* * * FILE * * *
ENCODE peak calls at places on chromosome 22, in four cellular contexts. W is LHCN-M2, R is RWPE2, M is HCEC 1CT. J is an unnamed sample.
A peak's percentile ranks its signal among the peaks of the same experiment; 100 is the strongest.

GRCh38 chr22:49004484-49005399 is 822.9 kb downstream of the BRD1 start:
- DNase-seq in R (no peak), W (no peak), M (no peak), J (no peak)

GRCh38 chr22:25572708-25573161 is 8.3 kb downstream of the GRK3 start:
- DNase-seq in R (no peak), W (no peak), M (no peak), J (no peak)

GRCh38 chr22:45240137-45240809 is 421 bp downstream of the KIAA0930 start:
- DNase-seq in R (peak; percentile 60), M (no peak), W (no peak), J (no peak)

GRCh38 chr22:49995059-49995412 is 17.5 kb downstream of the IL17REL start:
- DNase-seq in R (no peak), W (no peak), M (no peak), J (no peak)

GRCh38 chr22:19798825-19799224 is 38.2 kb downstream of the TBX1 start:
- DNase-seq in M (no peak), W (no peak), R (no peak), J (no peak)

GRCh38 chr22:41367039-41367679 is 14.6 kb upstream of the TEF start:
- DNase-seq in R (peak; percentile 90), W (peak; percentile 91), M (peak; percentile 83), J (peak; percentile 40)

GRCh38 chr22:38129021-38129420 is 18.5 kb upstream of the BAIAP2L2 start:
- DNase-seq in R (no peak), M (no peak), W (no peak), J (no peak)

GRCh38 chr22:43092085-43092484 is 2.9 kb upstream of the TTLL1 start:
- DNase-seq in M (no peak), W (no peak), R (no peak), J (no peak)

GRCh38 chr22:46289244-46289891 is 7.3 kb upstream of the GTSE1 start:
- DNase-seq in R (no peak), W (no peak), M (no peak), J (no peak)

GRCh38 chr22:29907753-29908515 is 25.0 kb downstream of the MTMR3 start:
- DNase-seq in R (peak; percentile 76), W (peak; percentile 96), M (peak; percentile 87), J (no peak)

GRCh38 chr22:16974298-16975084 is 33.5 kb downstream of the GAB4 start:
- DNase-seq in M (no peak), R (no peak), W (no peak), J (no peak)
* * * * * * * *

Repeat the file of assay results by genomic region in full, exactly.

ENCODE peak calls at places on chromosome 22, in four cellular contexts. W is LHCN-M2, R is RWPE2, M is HCEC 1CT. J is an unnamed sample.
A peak's percentile ranks its signal among the peaks of the same experiment; 100 is the strongest.

GRCh38 chr22:49004484-49005399 is 822.9 kb downstream of the BRD1 start:
- DNase-seq in R (no peak), W (no peak), M (no peak), J (no peak)

GRCh38 chr22:25572708-25573161 is 8.3 kb downstream of the GRK3 start:
- DNase-seq in R (no peak), W (no peak), M (no peak), J (no peak)

GRCh38 chr22:45240137-45240809 is 421 bp downstream of the KIAA0930 start:
- DNase-seq in R (peak; percentile 60), M (no peak), W (no peak), J (no peak)

GRCh38 chr22:49995059-49995412 is 17.5 kb downstream of the IL17REL start:
- DNase-seq in R (no peak), W (no peak), M (no peak), J (no peak)

GRCh38 chr22:19798825-19799224 is 38.2 kb downstream of the TBX1 start:
- DNase-seq in M (no peak), W (no peak), R (no peak), J (no peak)

GRCh38 chr22:41367039-41367679 is 14.6 kb upstream of the TEF start:
- DNase-seq in R (peak; percentile 90), W (peak; percentile 91), M (peak; percentile 83), J (peak; percentile 40)

GRCh38 chr22:38129021-38129420 is 18.5 kb upstream of the BAIAP2L2 start:
- DNase-seq in R (no peak), M (no peak), W (no peak), J (no peak)

GRCh38 chr22:43092085-43092484 is 2.9 kb upstream of the TTLL1 start:
- DNase-seq in M (no peak), W (no peak), R (no peak), J (no peak)

GRCh38 chr22:46289244-46289891 is 7.3 kb upstream of the GTSE1 start:
- DNase-seq in R (no peak), W (no peak), M (no peak), J (no peak)

GRCh38 chr22:29907753-29908515 is 25.0 kb downstream of the MTMR3 start:
- DNase-seq in R (peak; percentile 76), W (peak; percentile 96), M (peak; percentile 87), J (no peak)

GRCh38 chr22:16974298-16975084 is 33.5 kb downstream of the GAB4 start:
- DNase-seq in M (no peak), R (no peak), W (no peak), J (no peak)